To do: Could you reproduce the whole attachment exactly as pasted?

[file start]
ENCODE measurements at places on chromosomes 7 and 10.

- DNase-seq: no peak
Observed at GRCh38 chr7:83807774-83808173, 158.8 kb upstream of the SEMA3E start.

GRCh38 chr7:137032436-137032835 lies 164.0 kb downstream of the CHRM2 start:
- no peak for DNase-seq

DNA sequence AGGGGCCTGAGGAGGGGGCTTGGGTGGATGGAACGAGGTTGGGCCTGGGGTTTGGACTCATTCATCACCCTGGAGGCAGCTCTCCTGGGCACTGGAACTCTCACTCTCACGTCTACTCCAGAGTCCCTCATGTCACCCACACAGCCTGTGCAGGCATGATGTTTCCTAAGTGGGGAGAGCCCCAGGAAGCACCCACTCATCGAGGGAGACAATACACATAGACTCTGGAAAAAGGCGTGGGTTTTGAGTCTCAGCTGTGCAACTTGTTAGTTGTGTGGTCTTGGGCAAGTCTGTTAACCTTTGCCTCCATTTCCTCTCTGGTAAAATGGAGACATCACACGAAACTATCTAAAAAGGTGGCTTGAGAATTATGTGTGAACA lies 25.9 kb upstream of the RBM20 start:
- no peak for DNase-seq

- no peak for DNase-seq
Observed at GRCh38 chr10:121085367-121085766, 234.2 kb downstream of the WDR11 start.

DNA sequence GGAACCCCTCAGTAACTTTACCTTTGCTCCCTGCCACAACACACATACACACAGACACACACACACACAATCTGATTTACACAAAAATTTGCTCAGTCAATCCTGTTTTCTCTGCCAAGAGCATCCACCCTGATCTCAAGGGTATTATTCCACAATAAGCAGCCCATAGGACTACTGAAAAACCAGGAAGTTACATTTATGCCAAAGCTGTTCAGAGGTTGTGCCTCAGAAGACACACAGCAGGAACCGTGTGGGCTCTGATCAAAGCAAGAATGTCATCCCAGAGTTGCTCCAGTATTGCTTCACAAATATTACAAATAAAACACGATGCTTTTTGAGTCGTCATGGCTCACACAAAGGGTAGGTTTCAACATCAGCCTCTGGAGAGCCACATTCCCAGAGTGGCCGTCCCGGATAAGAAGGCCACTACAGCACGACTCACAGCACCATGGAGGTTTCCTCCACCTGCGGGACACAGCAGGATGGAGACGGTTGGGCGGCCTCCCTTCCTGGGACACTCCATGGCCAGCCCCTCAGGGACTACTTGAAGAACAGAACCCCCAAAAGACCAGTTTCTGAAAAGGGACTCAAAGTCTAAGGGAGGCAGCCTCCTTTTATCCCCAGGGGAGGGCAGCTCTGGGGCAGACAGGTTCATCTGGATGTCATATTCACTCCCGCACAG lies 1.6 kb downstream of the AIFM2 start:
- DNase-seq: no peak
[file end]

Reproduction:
ENCODE measurements at places on chromosomes 7 and 10.

- DNase-seq: no peak
Observed at GRCh38 chr7:83807774-83808173, 158.8 kb upstream of the SEMA3E start.

GRCh38 chr7:137032436-137032835 lies 164.0 kb downstream of the CHRM2 start:
- no peak for DNase-seq

DNA sequence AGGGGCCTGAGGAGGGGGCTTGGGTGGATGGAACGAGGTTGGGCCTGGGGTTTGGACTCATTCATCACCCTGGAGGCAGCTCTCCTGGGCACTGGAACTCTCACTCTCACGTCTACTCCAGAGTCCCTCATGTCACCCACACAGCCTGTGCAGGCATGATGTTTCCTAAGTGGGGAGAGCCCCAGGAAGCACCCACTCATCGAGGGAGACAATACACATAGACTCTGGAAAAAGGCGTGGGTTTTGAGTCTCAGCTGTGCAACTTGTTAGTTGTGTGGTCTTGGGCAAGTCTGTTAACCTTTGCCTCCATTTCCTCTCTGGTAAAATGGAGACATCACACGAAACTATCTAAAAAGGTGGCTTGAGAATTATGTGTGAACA lies 25.9 kb upstream of the RBM20 start:
- no peak for DNase-seq

- no peak for DNase-seq
Observed at GRCh38 chr10:121085367-121085766, 234.2 kb downstream of the WDR11 start.

DNA sequence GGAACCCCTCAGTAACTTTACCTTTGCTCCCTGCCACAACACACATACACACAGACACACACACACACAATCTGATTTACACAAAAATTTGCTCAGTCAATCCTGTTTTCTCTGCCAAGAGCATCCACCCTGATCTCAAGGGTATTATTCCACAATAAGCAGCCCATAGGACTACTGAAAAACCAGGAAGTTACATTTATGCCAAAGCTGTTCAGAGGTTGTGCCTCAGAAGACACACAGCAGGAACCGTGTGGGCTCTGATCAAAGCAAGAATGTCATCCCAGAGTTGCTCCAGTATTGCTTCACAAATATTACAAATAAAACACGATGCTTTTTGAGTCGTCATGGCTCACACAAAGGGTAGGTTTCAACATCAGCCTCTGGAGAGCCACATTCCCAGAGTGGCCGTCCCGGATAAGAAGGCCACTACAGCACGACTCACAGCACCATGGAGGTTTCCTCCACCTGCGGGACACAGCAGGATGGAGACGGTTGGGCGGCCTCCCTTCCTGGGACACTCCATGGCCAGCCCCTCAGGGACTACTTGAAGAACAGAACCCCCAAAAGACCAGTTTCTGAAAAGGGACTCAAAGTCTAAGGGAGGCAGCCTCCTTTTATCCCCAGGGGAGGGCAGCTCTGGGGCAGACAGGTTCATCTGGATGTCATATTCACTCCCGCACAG lies 1.6 kb downstream of the AIFM2 start:
- DNase-seq: no peak